The CFPB said it is “concerned that these practices also lead to collateral damage in other aspects of consumers’ lives such as steep penalty fees, bank account closures, and vehicle seizures.”
Loans covered by the proposal include: Payday and other short-term credit products and High-cost installment loans.
The CFPB said that it was exploring “consumer protection concerns” regarding loans that “serve similar populations and needs” as the pending proposal:
In this Request for Information (RFI), the Bureau seeks comment on: Potential consumer protection concerns with loans that fall outside the scope of the Bureau’s Concurrent Proposal but are designed to serve similar populations and needs as those loans covered by the proposal; and business practices concerning loans falling within the Bureau’s Concurrent Proposal’s coverage that raise potential consumer protection concerns that are not addressed by the Concurrent Proposal. The Bureau seeks comment from the public about these consumer lending practices to increase the Bureau’s understanding of and support for potential future efforts, including but not limited to future rulemakings, supervision, enforcement, or consumer education initiatives.
The Bureau notes that it does not seek information that could directly identify individual consumers.
As we reported in February, the CFPB has been working towards a long-awaited a rule targeting “debt traps.”
“The Consumer Bureau is proposing strong protections aimed at ending payday debt traps,” said Cordray. “By putting in place mainstream, common-sense lending standards, our proposal would prevent lenders from succeeding by setting up borrowers to fail.”
A statewide group based in Newark is among the advocates fighting for changes to the loan regulations.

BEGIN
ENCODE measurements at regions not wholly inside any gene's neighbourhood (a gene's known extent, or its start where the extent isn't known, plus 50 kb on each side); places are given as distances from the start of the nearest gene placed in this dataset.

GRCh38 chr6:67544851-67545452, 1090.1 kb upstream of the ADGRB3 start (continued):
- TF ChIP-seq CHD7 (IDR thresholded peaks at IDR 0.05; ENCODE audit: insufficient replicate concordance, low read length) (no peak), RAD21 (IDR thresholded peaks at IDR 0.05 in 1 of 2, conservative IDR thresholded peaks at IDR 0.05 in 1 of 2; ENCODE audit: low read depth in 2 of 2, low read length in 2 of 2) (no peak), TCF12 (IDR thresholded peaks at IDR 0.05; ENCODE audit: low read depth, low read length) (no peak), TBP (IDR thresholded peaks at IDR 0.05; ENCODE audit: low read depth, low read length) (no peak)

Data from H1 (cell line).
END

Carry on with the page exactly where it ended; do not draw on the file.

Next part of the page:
“We have been reaching out to organizations, municipalities, politicians, business owners, and the general public to support our campaign by submitting their comments about their experience with payday lending through an online portal,” said Lorena Guadiana of New Jersey Citizen Action (NJCA).
Guadiana said NJCA is seeking municipal resolutions from organizations and individuals “in support of stronger consumer protections against predatory payday lenders.”
“We are concerned about loopholes in the proposed rule that could undermine NJ state law. NJ has a 30% usury cap in place which prohibits predatory high-interest rate payday loans. The CFPB cannot issue a national cap, but it can do more to ensure that our state law is not violated as it is now by predatory lenders via the internet with impunity,” said Guadinia.
“We are asking organizations to place a letter on their organization letterhead and encourage any other affiliates to also generate a letter.”
“We are asking members of the community to submit a comment and share an online portal so we can collect as many comments about the public’s experience with payday lending,” Guadiana told NBToday. “These comments will be delivered to the CFPB.”